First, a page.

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Introducing FIRE’s Campus Deplatforming Database

Campus Disinvitation Database expanded to include attempts to cancel performances, art exhibits, and film screenings.
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Is cancel culture real? If so, how can we know for sure if society is getting more or less censorial? One way to answer these questions is to gather and analyze data, which is exactly what FIRE has done.

FIRE is excited to announce the Campus Deplatforming Database, an updated and enhanced version of the Campus Disinvitation Database. In addition to tracking attempts to disinvite speakers from campus, the updated database now includes attempts to cancel performances, take down art exhibits, and prevent the screening of films.

In expanding the focus of the Campus Disinvitation Database, FIRE performed a full audit on all existing entries. First, we reviewed the news sources provided for each entry and removed any dead links. Next, we conducted searches for additional news coverage on each entry and decided whether each entry should still be included in the updated and expanded database. We removed a total of 24 disinvitation attempts (which can be found here).

We then reviewed FIRE’s case history, searched online petition websites, and searched for unrecorded deplatforming attempts of speakers who have frequently been targeted by disinvitation campaigns. The total number of disinvitation campaigns targeting speakers that FIRE has recorded increased from 552 to 1,007, including 663 campaigns targeting a guest speaker invited to campus and 344 campaigns targeting a commencement speaker.

Finally, to expand the database to include deplatforming attempts that targeted performances, art exhibits, or films, we reviewed the following sources:

  1. FIRE’s art censorship report, “One Man’s Vulgarity”: Art Censorship on American Campuses.
  2. The College Fix’s Campus Cancel Culture Database.
  3. National Review’s Cancel Counter.

The research team also searched for news coverage of deplatforming attempts targeting performances, art exhibits, or films on college and university campuses and recorded 357 additional deplatforming attempts. A large percentage of these attempts come from The Cardinal Newman Society’s roughly two decade-long campaign to urge colleges and universities — mostly Catholic schools — to cancel scheduled performances of the play, “The Vagina Monologues.”

Almost half of all deplatforming attempts since 1998 targeted campus speakers

From 1998 to Feb. 5 of this year, we recorded 1,367 deplatforming attempts in the Campus Deplatforming database. Roughly three-fifths of the recorded deplatforming attempts (809, or 59%) occurred from 2014 to the present, and almost a quarter (330, or 24%) occurred from 2020 to the present. Last year alone, we recorded a record-setting 137 deplatforming attempts, which amounts to roughly 10% of all recorded deplatforming attempts since 1998.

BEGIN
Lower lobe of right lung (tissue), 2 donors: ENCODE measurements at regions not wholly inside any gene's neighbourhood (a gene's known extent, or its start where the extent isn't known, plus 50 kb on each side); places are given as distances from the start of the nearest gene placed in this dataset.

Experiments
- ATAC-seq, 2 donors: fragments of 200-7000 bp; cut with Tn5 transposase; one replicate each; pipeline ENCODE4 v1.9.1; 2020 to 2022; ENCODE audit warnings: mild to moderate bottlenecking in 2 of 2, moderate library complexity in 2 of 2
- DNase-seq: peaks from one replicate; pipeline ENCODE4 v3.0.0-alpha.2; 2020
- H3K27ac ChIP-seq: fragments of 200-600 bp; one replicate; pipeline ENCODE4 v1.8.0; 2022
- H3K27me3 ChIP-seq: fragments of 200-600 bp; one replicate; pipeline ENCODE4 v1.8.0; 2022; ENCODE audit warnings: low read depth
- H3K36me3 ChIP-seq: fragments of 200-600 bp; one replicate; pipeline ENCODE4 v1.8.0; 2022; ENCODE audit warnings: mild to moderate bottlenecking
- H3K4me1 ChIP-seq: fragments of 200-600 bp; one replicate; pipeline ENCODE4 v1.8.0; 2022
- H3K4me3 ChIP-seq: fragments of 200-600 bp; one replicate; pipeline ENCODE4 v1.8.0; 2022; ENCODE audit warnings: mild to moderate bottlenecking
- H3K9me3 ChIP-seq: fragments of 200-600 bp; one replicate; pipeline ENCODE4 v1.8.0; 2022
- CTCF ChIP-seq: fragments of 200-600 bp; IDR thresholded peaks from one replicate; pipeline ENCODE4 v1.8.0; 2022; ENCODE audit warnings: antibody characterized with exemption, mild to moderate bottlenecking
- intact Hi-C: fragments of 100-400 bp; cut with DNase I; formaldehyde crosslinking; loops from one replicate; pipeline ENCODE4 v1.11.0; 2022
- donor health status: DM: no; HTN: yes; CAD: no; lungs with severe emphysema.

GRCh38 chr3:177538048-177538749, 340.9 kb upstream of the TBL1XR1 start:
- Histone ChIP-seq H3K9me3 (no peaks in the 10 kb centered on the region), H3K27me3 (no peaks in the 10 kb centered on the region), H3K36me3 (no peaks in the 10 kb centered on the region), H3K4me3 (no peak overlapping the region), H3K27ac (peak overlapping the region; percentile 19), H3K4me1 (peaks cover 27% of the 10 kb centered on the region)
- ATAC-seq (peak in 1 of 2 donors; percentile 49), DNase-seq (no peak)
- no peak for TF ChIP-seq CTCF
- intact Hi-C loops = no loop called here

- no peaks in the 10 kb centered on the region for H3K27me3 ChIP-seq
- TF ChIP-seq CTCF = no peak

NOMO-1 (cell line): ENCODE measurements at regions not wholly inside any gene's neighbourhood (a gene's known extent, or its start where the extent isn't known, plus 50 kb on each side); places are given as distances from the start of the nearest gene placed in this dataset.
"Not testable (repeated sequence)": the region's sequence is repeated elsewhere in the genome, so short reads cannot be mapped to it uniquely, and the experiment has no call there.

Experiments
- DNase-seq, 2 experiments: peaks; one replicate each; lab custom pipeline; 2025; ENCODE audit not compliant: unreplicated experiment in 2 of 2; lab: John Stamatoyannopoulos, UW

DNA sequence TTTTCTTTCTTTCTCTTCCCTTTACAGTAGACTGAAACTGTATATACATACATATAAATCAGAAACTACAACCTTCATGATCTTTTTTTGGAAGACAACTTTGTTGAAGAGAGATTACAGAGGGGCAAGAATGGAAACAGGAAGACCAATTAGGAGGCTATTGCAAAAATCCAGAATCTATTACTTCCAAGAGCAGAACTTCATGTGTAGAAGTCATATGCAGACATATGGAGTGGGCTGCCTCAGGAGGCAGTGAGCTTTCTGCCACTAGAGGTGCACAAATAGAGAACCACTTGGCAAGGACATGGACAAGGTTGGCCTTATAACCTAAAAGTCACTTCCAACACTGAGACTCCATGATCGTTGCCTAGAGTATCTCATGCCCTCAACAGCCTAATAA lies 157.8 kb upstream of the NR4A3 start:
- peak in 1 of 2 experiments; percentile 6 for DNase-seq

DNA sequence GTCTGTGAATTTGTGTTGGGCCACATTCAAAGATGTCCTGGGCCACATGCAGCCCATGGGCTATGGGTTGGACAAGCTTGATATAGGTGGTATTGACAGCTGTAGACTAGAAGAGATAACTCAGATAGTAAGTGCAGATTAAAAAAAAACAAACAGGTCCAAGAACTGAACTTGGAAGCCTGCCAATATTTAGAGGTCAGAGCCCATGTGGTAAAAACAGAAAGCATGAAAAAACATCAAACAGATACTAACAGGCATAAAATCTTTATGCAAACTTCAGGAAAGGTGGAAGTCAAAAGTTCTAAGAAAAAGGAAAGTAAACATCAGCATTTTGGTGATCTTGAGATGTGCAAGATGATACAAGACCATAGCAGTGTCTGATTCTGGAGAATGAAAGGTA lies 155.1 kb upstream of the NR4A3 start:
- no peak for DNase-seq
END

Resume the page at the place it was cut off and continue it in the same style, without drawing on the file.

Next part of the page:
Campus Deplatforming Attempts from 1998-2023

Overall, 532, or 39%, of the 1,367 recorded deplatforming attempts succeeded. This includes 12 postponements of an event; 21 removals of artwork; 43 cancellations of art exhibits; performances, or film screenings; and 46 withdrawn, 55 rejected, and 233 rescinded speaking invitations. It also includes 122 substantial event disruptions: incidents when either a heckler’s veto occurred or when the student government and/or administrators made it exceedingly difficult for event organizers to hold the event.

Nearly 2 in 5 deplatforming attempts on campus were successful

The Campus Deplatforming Database also expands on the details provided about each deplatforming attempt, compared to its predecessor:

  • The descriptions of the controversial topic or topics that generated a deplatforming attempt were revised so that they are more consistent with the controversial topics tracked in our Scholars Under Fire Database.
  • A deplatforming attempt can now have multiple sources. The distinction between “on-campus” and “off-campus” attempts remains, but “on-campus” sources now include administrators, faculty, stakeholders, student groups, and students; “off-campus” sources now include activists, alumni, corporations, the general public, politicians, and public figures.
  • Whether a petition supporting or opposing the deplatforming attempts was circulated is now noted, and direct links to any petitions are provided when available.
  • The public response, if any, to the deplatforming attempt from the administration of the college or university is now included in the database.

Explore the Campus Deplatforming Database in full.

View the revised methodology.

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